Strapped States Eye Tobacco Funds As Downturn Leads to Budget Woes
States appear unable to resist the temptation of tobacco dollars as the cooling economy results in serious budget pressures.
The National Conference of State Legislatures says a handful of states are poised to use at least a portion of their legal settlements with tobacco companies to shore up strained finances. In Tennessee, lawmakers are mulling spending $560 million to bolster the state's budget for the next 12 months. Wisconsin plans to "securitize" its future tobacco payments from cigarette makers by selling them to investors in exchange for a smaller lump sum up front.
Critics argue that using money from the 1998 tobacco settlement, whereby cigarette makers agreed to compensate states for smokers' health-care costs, offers merely a quick fix. Without serious budget reform, states could be right back where they started next year, but with less settlement money available to bail them out.
And antismoking groups claim states aren't keeping promises to pour large sums into smoking-cessation programs. In Tennessee, for example, two legislative committees had recommended splitting tobacco dollars between rural economic-development and health-care initiatives, including antismoking programs. Now that work may be "completely rendered null and void," says John Williams, a Nashville lobbyist representing the American Heart Association and other groups.
But the lure of tobacco money has intensified. Roughly half of the 46 states receiving these funds have grappled with lackluster sales- and capital-gains-tax receipts or other weakening revenues. Meanwhile, the annual payments from tobacco companies have been piling up while states decide what to do with them. Why raise taxes or cut spending, some legislators and finance officials argue, with untapped fortunes in the bank? By 2024, tobacco companies are expected to have paid out $206 billion.
Lawmakers in Tennessee, one of nine states that don't levy a personal income tax, have been struggling since 1999 to identify new revenue sources. They narrowly averted a government shutdown two weeks ago by passing a $19.4 billion temporary budget that slashed spending dramatically and relied on $188 million in tobacco dollars. But with the quest for new revenue still stalled, it now appears the state will have to draw down even more tobacco money from savings.
This week, the Legislature was seriously mulling a budget that would exhaust $560 million in tobacco funds -- several years' worth of payments -- in one year. Even lawmakers who said they would vote for such a plan acknowledged it's far from ideal. Republican Gov. Don Sundquist, who has pressed for an income tax, termed the move a "disaster" and indicated he might veto such a measure because it doesn't represent substantive tax reform.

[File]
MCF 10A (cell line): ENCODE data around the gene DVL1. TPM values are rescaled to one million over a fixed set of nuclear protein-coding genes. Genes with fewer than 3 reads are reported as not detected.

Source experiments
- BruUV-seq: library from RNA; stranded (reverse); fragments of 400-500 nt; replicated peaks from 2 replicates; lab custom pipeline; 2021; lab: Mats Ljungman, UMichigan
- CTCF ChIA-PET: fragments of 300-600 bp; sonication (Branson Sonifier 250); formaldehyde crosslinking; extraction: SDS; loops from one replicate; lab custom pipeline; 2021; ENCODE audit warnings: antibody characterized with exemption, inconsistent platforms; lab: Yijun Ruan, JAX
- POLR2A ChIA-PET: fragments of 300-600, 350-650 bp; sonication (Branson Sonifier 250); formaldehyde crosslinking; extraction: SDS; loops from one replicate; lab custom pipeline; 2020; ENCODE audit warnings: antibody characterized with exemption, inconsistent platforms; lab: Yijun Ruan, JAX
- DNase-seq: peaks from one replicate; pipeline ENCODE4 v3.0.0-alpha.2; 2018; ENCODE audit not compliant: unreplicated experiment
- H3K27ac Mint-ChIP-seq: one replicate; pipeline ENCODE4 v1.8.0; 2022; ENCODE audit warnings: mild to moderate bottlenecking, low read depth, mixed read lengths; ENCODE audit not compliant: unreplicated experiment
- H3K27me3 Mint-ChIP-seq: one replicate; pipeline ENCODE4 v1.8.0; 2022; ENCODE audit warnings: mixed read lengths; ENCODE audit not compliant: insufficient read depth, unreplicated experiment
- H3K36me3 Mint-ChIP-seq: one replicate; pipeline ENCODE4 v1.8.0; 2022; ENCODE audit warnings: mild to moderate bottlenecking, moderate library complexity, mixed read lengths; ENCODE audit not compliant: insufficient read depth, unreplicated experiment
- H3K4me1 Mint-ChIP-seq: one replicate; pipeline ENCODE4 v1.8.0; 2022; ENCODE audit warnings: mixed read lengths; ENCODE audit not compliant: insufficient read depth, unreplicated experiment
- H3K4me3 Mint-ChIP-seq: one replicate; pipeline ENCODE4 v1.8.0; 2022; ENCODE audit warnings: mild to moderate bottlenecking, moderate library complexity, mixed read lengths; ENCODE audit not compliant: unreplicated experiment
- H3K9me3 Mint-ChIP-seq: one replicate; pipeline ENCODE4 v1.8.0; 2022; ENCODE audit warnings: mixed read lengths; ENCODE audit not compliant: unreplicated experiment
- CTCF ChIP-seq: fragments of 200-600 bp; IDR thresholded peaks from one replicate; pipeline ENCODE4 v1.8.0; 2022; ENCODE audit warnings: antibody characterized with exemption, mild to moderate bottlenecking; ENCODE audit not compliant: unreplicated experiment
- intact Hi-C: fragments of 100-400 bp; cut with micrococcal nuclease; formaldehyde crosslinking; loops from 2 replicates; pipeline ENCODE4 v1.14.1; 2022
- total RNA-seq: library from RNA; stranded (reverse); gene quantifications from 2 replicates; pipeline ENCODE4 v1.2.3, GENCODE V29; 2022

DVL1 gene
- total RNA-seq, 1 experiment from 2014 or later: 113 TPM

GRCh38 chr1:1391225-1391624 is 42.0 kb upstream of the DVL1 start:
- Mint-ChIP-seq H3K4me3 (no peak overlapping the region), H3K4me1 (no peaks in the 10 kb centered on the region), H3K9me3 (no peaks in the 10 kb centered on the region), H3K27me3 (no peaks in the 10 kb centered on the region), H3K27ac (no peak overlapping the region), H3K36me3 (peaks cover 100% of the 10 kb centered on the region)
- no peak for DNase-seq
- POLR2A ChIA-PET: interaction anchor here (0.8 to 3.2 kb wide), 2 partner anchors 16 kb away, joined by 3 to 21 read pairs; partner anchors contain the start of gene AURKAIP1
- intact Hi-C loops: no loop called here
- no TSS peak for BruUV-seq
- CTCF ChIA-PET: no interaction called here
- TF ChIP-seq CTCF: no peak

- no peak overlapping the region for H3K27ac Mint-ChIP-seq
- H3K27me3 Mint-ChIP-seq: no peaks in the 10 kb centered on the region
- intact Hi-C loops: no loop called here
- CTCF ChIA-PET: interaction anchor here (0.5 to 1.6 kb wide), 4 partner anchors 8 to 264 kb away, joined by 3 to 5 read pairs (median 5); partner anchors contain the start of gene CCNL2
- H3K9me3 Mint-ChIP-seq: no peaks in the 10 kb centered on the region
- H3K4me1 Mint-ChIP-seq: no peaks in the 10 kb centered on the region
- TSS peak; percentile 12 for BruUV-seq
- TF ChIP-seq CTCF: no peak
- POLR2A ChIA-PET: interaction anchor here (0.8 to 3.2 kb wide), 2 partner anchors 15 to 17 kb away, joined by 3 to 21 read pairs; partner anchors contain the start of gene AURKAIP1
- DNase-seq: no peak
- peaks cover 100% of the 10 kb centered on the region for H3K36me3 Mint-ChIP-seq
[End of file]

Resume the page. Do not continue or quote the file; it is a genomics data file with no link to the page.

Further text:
Not every state is succumbing to the allure of tobacco dollars. Earlier this year, Virginia legislators resisted Republican Gov. Jim Gilmore's push to securitize his state's stream of tobacco payments to help repeal an unpopular car tax. But Wisconsin, hoping to avoid raising taxes and help pay for its two-year, $47 billion budget, is scheduled to securitize its tobacco settlement next year.
Under Gov. Scott McCallum's proposal, the 30-year deal would generate a one-time windfall of between $1.25 billion and $1.8 billion. Roughly $350 million would be set aside to bolster the budget. And some dollars would be funneled toward smoking-cessation programs. "If we use these dollars as a bridge to get to more sound fiscal management, then that is appropriate," says Wisconsin Administration Secretary George Lightbourn.
Still, there is concern about what resorting to special revenue sources might say about a state's financial condition. Moody's Investors Service gave a relatively strong rating to Wisconsin's bonds in a May report while noting a "negative outlook," meaning the state's rating could change for the worse if budget imbalances continue.
Selling the stream of future tobacco payments might offer a financial respite, Moody's noted, but finances still could be strained "should economic weakness increase or become prolonged."